Canadian Manufacturing

Hurricane Harvey closes Texas refineries, could push up fuel prices in Canada

A BMO economist says "the impact on (third-quarter) economic growth will depend on the length of the shutdowns and damage to the energy infrastructure in the region"


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Refinery storage tanks near Houston, Texas. PHOTO: Library of Congress

CALGARY—Gasoline future prices have spiked following the temporary closure of American refineries due to storm-related flooding in Texas, but so far there’s little evidence of a major increase at the pumps in most Canadian markets.

S&P Global Platts estimates that tropical storm Harvey has affected about 2.2 million barrels per day of refining capacity in the United States, including ExxonMobil, Shell and Phillps 66 operations that began shutting down Sunday.

With the supply of refined products expected to be down, the October contract for gasoline was trading this morning at its highest in more than six months, after rising about three per cent since Friday.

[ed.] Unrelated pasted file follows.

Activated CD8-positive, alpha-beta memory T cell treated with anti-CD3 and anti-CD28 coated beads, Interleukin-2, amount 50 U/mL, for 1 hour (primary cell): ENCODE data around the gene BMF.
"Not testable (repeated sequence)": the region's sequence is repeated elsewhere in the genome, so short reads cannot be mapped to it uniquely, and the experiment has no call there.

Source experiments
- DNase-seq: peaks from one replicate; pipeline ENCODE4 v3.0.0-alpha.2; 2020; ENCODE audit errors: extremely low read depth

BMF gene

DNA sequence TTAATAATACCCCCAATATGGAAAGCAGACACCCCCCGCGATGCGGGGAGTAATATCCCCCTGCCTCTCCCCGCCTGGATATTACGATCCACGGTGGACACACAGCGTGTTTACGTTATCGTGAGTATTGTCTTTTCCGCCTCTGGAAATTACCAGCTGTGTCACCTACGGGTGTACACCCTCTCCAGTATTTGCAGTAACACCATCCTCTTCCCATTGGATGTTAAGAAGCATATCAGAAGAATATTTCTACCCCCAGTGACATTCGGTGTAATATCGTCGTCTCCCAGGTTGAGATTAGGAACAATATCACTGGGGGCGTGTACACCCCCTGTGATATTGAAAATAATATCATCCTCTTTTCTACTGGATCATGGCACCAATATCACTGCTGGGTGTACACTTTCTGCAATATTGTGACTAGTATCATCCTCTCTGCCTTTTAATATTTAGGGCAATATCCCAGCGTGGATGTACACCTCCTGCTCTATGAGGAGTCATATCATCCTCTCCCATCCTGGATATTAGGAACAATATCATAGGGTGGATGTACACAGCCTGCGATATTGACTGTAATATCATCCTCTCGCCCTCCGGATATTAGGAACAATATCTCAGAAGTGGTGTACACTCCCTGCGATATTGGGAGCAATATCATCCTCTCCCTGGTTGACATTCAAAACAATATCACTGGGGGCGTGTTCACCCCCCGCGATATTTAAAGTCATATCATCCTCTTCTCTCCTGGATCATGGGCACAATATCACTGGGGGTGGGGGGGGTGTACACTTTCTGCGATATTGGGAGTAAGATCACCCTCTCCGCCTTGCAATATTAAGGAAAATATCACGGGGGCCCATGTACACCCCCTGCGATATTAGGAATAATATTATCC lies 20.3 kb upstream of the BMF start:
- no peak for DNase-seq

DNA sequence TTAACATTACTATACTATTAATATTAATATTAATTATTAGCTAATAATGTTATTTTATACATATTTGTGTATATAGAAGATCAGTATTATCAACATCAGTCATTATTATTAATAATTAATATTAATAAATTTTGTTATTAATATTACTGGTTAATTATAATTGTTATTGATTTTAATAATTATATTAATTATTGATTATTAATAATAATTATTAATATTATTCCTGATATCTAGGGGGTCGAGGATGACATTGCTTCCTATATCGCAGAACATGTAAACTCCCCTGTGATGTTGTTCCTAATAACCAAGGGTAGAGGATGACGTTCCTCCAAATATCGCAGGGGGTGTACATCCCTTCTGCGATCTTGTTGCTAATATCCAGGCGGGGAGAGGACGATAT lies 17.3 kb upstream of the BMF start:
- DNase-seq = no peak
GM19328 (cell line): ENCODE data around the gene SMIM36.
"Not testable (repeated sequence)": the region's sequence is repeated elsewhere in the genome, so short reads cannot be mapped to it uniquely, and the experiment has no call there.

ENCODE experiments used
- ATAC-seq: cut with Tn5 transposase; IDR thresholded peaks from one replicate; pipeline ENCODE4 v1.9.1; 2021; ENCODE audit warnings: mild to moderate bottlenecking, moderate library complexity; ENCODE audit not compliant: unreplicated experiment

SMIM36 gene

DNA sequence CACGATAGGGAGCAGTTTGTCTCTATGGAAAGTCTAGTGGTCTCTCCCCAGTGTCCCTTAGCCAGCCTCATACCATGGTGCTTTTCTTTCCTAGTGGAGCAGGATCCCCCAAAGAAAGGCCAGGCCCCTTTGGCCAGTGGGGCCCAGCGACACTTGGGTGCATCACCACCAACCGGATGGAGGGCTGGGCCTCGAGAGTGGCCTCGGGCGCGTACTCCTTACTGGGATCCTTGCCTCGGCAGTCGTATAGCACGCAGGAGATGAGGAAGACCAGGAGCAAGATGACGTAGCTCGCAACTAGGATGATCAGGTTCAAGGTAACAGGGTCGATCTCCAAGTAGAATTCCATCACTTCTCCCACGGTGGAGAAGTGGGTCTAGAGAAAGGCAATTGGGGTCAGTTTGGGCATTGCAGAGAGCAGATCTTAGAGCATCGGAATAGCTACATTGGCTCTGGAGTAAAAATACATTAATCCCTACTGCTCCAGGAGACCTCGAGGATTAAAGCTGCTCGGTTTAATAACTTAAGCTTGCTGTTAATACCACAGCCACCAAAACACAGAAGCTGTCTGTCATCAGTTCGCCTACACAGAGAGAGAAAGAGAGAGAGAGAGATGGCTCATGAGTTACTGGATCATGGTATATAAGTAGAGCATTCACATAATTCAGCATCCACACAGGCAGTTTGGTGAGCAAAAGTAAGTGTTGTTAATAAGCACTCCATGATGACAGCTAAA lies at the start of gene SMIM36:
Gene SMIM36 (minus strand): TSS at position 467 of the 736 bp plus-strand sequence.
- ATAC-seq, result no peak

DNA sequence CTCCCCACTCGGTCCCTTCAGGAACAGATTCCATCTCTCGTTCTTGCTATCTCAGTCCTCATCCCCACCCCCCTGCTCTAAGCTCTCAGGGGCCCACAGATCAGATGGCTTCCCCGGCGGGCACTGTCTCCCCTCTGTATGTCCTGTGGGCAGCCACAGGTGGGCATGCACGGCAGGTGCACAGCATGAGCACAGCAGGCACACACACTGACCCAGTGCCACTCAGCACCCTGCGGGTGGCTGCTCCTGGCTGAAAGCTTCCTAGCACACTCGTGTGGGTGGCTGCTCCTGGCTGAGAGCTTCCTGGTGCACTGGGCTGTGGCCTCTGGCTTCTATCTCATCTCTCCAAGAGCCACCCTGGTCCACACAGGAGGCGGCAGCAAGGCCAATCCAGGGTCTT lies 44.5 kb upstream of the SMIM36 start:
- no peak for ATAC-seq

The less heavily traded September contracts were up seven cents at US$1.73 per U.S. gallon, according to the CME Group futures market.

But Colin Cieszynski of CMC Markets notes that the spike in gasoline prices could be short-lived.

The effects have yet to trickle down to Canadian pump prices, according to crowd-source figures compiled by GasBuddy.com, although the average price in Toronto has to risen the highest in more than a month.

BMO economist Sal Guatieri writes in a note to clients that “the impact on (third-quarter) economic growth will depend on the length of the shutdowns and damage to the energy infrastructure in the region”


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